Bryan Lee could be called one of the last of the old-school blues guitarists. Born in 1943, Lee grew up to the sounds of the same seminal blues guitar idols (Albert King, Elmore James, etc.) that influenced scores of British and American blues and rock players. Based in New Orleans, Lee fortifies his approach to electric blues with aspects of Louisiana musical culture, both pop and blues. KATRINA is a tribute to that hard-hit metropolis, consisting of well-crafted originals (the emotion-laden title song) and choice covers (the oldie "Barefootin,'" the anthemic "Nobody's Business"). To put the icing on the cake, KATRINA is produced by contemporary blues ace Duke Robillard (no slouch himself on the guitar), who also contributes some fine acoustic six-string sounds.
Everybody will know by now that Elizabeth Wallfisch has a special interest, affection and regard for the 17th- and 18th-century Italian violin schools. She has already recorded much music by the likes of Tartini, Corelli, Locatelli and others with her group, The Locatelli Trio, and also with The Raglan Baroque Players under Nicholas Kraemer. Here is a varied and fascinating collection of pieces by some of the lesser-known composers from a generation or two earlier than those composers.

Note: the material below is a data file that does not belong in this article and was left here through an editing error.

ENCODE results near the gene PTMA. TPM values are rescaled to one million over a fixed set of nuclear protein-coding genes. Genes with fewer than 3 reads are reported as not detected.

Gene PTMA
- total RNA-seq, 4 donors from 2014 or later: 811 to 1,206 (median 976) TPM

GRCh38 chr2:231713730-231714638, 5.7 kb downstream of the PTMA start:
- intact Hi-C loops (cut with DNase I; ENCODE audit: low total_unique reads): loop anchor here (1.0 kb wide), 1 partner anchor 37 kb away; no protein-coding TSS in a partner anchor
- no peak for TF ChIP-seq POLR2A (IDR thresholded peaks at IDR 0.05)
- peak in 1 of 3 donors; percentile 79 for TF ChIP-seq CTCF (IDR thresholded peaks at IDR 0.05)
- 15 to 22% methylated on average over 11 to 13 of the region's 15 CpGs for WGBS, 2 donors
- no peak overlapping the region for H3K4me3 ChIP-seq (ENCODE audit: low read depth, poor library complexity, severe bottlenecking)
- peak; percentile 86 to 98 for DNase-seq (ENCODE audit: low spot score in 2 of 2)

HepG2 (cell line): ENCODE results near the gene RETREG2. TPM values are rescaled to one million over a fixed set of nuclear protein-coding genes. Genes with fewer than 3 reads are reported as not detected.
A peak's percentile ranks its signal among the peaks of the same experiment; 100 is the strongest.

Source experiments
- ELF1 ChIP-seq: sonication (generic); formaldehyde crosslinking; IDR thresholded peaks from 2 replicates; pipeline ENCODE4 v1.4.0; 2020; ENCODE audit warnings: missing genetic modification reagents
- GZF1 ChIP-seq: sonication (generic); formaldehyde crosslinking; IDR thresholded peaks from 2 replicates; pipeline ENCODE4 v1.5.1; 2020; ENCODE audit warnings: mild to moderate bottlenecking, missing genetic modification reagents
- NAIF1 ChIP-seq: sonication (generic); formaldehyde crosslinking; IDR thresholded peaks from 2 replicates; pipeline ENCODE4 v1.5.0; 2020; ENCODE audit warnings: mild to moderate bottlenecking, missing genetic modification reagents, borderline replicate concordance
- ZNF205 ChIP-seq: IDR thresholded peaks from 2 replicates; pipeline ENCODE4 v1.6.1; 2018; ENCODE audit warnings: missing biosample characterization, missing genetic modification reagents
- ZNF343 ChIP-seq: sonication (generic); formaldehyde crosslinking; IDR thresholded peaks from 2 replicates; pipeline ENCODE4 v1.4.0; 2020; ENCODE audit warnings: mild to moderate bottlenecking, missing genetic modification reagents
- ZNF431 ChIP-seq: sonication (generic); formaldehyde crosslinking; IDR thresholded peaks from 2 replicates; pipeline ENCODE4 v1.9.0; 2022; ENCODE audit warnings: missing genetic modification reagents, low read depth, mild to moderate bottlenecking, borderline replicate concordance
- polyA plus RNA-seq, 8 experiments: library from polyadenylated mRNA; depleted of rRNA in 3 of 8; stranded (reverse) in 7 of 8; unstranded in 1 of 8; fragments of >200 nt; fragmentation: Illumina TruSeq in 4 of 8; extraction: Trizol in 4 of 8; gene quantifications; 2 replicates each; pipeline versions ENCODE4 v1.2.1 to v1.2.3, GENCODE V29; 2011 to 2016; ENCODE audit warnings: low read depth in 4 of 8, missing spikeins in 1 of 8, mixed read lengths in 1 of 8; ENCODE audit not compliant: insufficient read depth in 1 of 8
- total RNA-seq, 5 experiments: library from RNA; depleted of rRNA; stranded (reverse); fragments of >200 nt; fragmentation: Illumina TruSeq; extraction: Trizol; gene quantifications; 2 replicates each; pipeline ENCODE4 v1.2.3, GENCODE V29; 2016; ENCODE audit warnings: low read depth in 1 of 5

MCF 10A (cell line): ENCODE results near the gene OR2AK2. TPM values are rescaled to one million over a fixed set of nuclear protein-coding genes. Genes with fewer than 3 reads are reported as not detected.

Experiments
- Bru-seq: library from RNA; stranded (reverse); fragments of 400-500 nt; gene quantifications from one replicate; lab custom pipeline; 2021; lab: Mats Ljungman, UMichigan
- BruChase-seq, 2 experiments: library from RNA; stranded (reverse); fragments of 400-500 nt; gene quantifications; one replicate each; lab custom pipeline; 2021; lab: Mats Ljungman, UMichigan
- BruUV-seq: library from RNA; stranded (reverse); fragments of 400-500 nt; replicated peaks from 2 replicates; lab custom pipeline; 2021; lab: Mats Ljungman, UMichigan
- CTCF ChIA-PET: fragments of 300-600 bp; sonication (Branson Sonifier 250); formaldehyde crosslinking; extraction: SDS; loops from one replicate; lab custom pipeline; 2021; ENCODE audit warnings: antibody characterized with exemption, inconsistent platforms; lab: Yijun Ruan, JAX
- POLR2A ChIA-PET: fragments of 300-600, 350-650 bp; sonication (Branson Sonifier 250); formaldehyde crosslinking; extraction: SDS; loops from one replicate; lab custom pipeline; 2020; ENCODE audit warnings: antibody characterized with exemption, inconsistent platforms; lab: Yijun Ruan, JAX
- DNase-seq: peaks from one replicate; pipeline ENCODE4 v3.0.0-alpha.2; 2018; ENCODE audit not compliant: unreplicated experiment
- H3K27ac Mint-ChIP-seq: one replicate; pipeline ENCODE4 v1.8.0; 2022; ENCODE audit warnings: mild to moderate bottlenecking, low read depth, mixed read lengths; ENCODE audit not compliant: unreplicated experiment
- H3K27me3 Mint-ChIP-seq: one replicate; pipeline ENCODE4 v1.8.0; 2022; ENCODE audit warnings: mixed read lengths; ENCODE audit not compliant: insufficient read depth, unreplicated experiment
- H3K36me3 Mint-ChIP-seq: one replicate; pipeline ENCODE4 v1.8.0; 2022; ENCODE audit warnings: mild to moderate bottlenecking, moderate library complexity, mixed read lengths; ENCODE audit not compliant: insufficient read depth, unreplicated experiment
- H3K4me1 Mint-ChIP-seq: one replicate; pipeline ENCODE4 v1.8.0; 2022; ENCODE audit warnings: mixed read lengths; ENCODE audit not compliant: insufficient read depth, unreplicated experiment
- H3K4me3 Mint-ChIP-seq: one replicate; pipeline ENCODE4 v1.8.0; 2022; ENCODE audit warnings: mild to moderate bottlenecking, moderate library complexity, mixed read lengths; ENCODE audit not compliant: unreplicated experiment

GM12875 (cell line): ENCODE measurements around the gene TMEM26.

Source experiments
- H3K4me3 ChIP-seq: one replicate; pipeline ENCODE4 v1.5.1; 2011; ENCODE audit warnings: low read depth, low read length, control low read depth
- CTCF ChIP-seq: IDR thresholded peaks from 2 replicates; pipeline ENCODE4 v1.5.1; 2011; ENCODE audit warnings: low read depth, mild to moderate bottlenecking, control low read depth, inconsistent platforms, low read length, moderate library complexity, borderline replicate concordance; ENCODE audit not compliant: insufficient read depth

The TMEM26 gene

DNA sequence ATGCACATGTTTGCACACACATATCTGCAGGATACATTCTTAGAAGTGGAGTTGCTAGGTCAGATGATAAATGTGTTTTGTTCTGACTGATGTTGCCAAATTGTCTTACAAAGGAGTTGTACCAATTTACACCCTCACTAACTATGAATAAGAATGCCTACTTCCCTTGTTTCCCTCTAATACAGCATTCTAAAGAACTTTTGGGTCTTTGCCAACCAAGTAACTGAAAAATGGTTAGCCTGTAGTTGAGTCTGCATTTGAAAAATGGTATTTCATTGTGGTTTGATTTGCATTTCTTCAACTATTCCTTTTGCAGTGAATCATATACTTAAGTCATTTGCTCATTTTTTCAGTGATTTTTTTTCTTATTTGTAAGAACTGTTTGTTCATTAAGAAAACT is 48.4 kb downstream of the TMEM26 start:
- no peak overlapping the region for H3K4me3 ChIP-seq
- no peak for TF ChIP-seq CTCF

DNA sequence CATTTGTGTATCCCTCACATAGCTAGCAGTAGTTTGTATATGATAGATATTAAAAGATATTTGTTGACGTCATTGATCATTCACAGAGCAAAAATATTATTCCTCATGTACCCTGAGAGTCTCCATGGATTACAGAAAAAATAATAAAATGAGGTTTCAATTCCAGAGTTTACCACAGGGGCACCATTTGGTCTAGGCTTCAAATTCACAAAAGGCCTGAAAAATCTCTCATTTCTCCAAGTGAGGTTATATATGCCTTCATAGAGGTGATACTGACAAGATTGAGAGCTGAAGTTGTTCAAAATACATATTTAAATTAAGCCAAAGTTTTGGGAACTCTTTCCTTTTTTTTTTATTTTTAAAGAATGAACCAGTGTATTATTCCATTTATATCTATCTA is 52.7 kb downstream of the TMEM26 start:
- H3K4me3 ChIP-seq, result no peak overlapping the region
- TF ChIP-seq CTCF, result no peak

The violin concertos here are not the familiar pair in A minor and E. Bach composed a number of concertos for orchestral instruments and later transcribed them as keyboard concertos. Reversing Bach’s procedure, Wilfried Fischer has taken the harpsichord versions and from them has reconstructed the originals. BWV 1056 is a transposed transcription of the Keyboard Concerto in F minor (though New Grove identifies the outer movements as being from a lost oboe concerto). The D minor work is also usually heard in its keyboard adaptation. The concerto in C minor for two harpsichords appears in its original instrumentation for violin and oboe, the soloists here being perfectly balanced for clarity of line. It was Tovey who suggested that the A major concerto may have been intended for the oboe d’amore, an instrument pitched between the oboe proper and the cor anglais.